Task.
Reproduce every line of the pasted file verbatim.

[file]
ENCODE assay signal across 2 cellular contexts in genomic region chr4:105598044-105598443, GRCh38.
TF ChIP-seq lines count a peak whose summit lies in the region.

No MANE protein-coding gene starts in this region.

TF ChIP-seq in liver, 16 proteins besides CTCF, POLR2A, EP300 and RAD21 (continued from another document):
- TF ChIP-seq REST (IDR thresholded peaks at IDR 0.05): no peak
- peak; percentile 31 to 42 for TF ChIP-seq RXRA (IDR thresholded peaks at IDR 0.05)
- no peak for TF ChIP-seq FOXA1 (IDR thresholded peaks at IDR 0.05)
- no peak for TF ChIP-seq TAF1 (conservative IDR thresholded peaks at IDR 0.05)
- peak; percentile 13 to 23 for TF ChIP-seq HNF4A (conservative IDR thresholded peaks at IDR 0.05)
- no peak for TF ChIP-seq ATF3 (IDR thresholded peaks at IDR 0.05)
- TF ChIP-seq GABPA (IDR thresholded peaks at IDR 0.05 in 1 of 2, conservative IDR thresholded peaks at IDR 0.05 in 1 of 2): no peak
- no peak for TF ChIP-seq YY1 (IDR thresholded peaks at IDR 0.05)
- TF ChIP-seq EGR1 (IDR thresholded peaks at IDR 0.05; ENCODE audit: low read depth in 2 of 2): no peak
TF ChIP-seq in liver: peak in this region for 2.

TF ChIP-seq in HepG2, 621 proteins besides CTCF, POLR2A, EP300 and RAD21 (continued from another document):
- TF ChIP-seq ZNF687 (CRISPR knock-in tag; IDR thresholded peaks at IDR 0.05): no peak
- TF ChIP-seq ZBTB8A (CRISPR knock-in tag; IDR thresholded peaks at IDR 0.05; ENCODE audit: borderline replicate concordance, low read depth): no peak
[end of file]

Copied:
ENCODE assay signal across 2 cellular contexts in genomic region chr4:105598044-105598443, GRCh38.
TF ChIP-seq lines count a peak whose summit lies in the region.

No MANE protein-coding gene starts in this region.

TF ChIP-seq in liver, 16 proteins besides CTCF, POLR2A, EP300 and RAD21 (continued from another document):
- TF ChIP-seq REST (IDR thresholded peaks at IDR 0.05): no peak
- peak; percentile 31 to 42 for TF ChIP-seq RXRA (IDR thresholded peaks at IDR 0.05)
- no peak for TF ChIP-seq FOXA1 (IDR thresholded peaks at IDR 0.05)
- no peak for TF ChIP-seq TAF1 (conservative IDR thresholded peaks at IDR 0.05)
- peak; percentile 13 to 23 for TF ChIP-seq HNF4A (conservative IDR thresholded peaks at IDR 0.05)
- no peak for TF ChIP-seq ATF3 (IDR thresholded peaks at IDR 0.05)
- TF ChIP-seq GABPA (IDR thresholded peaks at IDR 0.05 in 1 of 2, conservative IDR thresholded peaks at IDR 0.05 in 1 of 2): no peak
- no peak for TF ChIP-seq YY1 (IDR thresholded peaks at IDR 0.05)
- TF ChIP-seq EGR1 (IDR thresholded peaks at IDR 0.05; ENCODE audit: low read depth in 2 of 2): no peak
TF ChIP-seq in liver: peak in this region for 2.

TF ChIP-seq in HepG2, 621 proteins besides CTCF, POLR2A, EP300 and RAD21 (continued from another document):
- TF ChIP-seq ZNF687 (CRISPR knock-in tag; IDR thresholded peaks at IDR 0.05): no peak
- TF ChIP-seq ZBTB8A (CRISPR knock-in tag; IDR thresholded peaks at IDR 0.05; ENCODE audit: borderline replicate concordance, low read depth): no peak